By Jason P. Skoda
PEORIA, Ariz. — On the outside, it looks like the same Kyle Hendricks from a year ago. Take a closer look, and everything has changed.
Hendricks was a question mark for the Chicago Cubs heading into last season. Then he went 16-8 with a major league-best 2.13 ERA, helping the Cubs to their first World Series title since 1908.
No more anonymity for the young right-hander with precise stuff and easygoing demeanor. Heading into his fourth year in the majors, he is a key figure in Chicago’s hopes for a second straight championship.
“It’s a little weird,” Hendricks said. “It’s definitely different from this time last year. Not nearly as much hype for me. Things have changed a little, but it’s all for the good.”
Hendricks said he is just trying to keep everything simple as he tries to build off last year’s success, and he appears to be progressing quite nicely so far. He struck out four while pitching three scoreless innings in Friday’s 11-10 loss to Seattle.
“All my pitches last year had depth, had angle, and I was hitting all my spots,” Hendricks said after his second start of the spring. “So that’s really my focus now, making sure all my pitches are down in the zone, with good depth, and I’m seeing it so far. So I think I’m on the right track.”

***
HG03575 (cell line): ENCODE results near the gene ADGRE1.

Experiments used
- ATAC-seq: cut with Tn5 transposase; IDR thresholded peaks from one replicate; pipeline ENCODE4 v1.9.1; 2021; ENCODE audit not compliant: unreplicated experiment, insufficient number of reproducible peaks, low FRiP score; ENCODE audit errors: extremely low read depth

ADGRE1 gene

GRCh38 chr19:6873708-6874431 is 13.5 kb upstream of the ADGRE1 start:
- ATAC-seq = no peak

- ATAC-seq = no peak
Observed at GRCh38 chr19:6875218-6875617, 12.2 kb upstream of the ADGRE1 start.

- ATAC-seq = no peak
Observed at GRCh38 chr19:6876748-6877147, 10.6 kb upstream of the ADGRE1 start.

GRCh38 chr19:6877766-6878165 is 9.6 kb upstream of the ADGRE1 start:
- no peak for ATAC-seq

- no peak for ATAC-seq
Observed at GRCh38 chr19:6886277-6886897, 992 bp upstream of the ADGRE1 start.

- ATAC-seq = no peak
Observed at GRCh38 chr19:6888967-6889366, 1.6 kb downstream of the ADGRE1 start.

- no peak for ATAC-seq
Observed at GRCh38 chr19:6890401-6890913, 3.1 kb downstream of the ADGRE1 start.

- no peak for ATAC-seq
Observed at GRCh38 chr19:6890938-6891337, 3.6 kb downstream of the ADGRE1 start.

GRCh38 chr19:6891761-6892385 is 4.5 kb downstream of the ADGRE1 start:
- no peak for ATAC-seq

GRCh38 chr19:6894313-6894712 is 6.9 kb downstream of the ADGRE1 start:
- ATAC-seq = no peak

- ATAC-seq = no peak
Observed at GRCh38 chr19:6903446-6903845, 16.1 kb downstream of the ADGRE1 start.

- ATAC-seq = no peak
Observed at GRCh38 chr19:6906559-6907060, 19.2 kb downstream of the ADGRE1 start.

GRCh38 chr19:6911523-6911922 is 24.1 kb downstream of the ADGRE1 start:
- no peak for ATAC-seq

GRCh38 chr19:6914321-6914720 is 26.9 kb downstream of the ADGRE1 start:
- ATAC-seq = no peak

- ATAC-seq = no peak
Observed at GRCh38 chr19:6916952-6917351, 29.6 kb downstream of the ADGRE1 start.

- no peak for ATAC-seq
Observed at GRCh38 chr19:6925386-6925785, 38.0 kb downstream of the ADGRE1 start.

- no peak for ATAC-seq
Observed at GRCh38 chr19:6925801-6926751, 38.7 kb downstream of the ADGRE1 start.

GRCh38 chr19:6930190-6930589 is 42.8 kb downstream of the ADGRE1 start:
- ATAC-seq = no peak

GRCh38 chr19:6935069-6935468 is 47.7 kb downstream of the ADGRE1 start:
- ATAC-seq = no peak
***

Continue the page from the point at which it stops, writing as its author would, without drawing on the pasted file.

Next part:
The 27-year-old Hendricks is 31-17 with a 2.92 ERA in 76 games with Chicago since he was acquired in a July 2012 trade with Texas for Ryan Dempster.
The Dartmouth grad also had success in the postseason last year, going 1-1 with a 1.42 ERA in five starts. He beat Los Angeles Dodgers ace Clayton Kershaw in the NLCS clincher for Chicago, and also started Game 7 of the World Series.
“His confidence is soaring,” Cubs manager Joe Maddon said this spring. “It began to soar last year. You can see it conversationally now.
“I’m really confident that he will, based on his confidence, be able to replicate in a lot of ways what he did last year. I really enjoyed my conversations with him because I can just see he feels good about himself.”
Jon Lester, who will start on opening day for Chicago, said the key for Hendricks is to keep doing what he does rather than trying to outdo last year’s season.
“The biggest thing that will get you in trouble is trying to top that,” Lester said. “What did he finish with 2.1 or 2.2 (ERA)? For me, I’ve always tried to stay with that 200-inning goal. Make every start. Make 200 innings. I know I’ll be somewhere around where I normally am.
“Then you’re going to have years where you have your butt kicked. You’re kind of doing the same stuff, and you don’t really know why.”
Hendricks, who has been compared to Hall of Famer Greg Maddux, relies on movement and hitting his spots with his two-seam fastball and changeup that is tough on both left- and right-handed hitters.
“Is he going to have a 2.1?” Lester said. “Who knows? We have a really good defense. That saved a lot of runs. I’d like to see him get 200 innings. I’d like to see all of our guys make every start and try to do that whole group thing again.”